First off, let me say that I've been writing most of my life. I started as a young girl when I realized my father wrote. He graduated with an English degree from Arizona State University before it had received its university accreditation. He also graduated with a minor in speech and used that degree in theatre and the performing arts.
Wingate is a women’s fiction author.
My mother was a fine artist who couldn't carry a beat and to assuage her ineptness in dance, she entered my sister and me into years of dance study--twelve years, in fact. My first dance lesson happened when I was five years old. So, as a kid, writing and the arts played a big part in my life.
It was because of a creative writing assignment given by our teacher in the third grade, that I wrote my first short story. The story told a tale of a little girl who owned a horse. The horse somehow escaped and then, finally, by the end of the tale the girl and the horse were reunited in a tearful scene. I think I'd just recently finished reading BLACK BEAUTY.
My third grade teacher wrote, diagonally, in big red letters across the page, "Too Schmaltzy!"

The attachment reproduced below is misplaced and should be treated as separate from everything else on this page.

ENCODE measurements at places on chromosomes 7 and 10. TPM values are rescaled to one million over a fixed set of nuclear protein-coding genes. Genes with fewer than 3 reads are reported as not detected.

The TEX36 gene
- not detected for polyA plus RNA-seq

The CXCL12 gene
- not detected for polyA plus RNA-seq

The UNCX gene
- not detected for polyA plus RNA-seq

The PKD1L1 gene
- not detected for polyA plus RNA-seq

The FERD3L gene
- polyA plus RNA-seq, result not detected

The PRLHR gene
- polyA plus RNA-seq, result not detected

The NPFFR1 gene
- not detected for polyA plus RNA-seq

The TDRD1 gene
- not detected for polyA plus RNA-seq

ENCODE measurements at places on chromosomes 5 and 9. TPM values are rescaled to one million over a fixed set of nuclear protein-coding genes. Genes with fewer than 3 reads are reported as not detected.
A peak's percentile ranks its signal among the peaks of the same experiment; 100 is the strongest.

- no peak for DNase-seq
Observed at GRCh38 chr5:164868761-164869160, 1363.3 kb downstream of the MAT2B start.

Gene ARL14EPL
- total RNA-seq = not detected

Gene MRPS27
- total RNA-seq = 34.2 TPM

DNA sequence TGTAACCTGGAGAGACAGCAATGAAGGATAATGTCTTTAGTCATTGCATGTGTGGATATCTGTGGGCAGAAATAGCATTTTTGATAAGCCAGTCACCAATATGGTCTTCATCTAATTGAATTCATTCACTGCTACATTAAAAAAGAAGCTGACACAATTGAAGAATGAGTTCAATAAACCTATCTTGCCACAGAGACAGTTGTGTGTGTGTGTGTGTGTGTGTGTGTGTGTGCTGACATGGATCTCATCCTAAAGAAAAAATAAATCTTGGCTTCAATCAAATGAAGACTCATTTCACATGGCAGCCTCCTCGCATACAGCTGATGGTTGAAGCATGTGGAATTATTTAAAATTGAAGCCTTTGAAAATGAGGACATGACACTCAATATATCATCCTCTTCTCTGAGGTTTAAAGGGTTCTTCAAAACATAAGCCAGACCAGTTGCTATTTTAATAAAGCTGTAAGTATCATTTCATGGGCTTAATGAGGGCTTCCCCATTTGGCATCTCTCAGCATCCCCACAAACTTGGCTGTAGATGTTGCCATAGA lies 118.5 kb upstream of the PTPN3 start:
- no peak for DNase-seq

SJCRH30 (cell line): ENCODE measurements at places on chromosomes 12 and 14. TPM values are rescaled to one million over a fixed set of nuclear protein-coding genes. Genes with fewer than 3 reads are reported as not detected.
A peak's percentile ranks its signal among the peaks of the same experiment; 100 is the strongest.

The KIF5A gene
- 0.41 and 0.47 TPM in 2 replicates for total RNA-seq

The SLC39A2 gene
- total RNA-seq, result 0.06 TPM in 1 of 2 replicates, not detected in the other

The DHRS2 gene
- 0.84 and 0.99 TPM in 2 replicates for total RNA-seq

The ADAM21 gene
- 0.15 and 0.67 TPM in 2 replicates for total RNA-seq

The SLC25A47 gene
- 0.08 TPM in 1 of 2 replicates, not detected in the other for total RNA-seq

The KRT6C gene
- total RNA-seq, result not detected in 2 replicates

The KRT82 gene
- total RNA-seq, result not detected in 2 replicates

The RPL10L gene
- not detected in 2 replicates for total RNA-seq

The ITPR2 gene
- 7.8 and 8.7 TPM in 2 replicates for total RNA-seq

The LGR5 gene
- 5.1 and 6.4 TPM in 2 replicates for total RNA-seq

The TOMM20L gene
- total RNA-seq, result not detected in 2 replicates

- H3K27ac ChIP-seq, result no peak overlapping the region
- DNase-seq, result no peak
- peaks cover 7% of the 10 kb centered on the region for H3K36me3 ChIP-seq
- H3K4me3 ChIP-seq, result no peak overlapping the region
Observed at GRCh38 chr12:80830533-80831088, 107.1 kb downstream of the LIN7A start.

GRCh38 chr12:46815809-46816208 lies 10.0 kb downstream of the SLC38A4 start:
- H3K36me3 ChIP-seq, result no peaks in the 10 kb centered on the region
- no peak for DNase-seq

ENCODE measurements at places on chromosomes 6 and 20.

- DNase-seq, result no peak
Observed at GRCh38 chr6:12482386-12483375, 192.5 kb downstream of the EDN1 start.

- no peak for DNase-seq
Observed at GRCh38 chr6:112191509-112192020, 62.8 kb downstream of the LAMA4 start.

It stopped my writing. In fact, I didn't pick up a pen to write again for another six years, at the age of fourteen, when my sister's boyfriend entered the scene. He was a writer. He still is. They ended up marrying and have been together twenty-eight years, today.
But, when I re-entered the world of writing I didn't choose to write short fiction. The third grade teacher had negated my natural tendency to do so. Instead, I wrote poetry and songs.
Around that same time, I joined the drama department at our high school and began to act in plays. I enjoyed reading plays by Shakespeare, Neil Simon and J.M. Barrie. The construct of scripts fascinated me. But, what really happened then was had begun to learn about developing characters to portray on stage. I had to learn what they knew, their backgrounds and how to feel what they felt. My first big part was that of the ostrich in PETER PAN. I know. Laugh. But, still, I had to figure out how an ostrich my act, how it might show emotion. I had to learn its past.